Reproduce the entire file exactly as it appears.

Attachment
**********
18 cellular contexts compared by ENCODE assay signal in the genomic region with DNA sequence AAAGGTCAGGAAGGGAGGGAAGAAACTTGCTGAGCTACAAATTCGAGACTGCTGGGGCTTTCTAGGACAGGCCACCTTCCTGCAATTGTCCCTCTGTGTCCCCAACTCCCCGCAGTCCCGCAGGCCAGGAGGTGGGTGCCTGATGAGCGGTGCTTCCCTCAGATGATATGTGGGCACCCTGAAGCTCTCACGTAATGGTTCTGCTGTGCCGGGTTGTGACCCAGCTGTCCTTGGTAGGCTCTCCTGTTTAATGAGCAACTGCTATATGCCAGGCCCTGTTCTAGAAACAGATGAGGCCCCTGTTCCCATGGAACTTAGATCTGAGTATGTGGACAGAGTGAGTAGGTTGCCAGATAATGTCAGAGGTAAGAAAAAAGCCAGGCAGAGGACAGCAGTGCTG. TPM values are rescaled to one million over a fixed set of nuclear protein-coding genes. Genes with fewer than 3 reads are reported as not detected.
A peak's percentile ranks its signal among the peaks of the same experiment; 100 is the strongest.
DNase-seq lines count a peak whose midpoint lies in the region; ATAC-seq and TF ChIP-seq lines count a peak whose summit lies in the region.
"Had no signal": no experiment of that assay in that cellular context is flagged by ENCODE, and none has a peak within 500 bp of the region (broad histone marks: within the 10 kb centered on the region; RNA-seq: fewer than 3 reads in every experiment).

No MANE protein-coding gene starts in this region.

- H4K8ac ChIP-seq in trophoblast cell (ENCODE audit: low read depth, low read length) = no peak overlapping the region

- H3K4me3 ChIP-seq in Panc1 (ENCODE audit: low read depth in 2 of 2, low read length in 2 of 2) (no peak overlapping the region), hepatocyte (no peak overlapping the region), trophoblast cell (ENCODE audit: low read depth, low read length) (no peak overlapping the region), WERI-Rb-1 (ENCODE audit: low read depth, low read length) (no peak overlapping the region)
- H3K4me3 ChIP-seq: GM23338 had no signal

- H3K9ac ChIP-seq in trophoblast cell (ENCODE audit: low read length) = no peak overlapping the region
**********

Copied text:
18 cellular contexts compared by ENCODE assay signal in the genomic region with DNA sequence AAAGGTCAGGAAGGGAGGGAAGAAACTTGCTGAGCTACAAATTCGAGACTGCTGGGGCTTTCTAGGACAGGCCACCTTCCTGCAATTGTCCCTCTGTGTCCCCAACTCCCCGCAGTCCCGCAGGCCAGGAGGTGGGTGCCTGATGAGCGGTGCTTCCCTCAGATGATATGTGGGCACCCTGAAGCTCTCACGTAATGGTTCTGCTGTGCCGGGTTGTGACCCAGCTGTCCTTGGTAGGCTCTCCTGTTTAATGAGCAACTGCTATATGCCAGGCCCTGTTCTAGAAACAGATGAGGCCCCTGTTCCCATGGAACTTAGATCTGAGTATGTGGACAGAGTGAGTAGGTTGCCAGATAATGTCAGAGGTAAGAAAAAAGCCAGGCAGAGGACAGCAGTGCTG. TPM values are rescaled to one million over a fixed set of nuclear protein-coding genes. Genes with fewer than 3 reads are reported as not detected.
A peak's percentile ranks its signal among the peaks of the same experiment; 100 is the strongest.
DNase-seq lines count a peak whose midpoint lies in the region; ATAC-seq and TF ChIP-seq lines count a peak whose summit lies in the region.
"Had no signal": no experiment of that assay in that cellular context is flagged by ENCODE, and none has a peak within 500 bp of the region (broad histone marks: within the 10 kb centered on the region; RNA-seq: fewer than 3 reads in every experiment).

No MANE protein-coding gene starts in this region.

- H4K8ac ChIP-seq in trophoblast cell (ENCODE audit: low read depth, low read length) = no peak overlapping the region

- H3K4me3 ChIP-seq in Panc1 (ENCODE audit: low read depth in 2 of 2, low read length in 2 of 2) (no peak overlapping the region), hepatocyte (no peak overlapping the region), trophoblast cell (ENCODE audit: low read depth, low read length) (no peak overlapping the region), WERI-Rb-1 (ENCODE audit: low read depth, low read length) (no peak overlapping the region)
- H3K4me3 ChIP-seq: GM23338 had no signal

- H3K9ac ChIP-seq in trophoblast cell (ENCODE audit: low read length) = no peak overlapping the region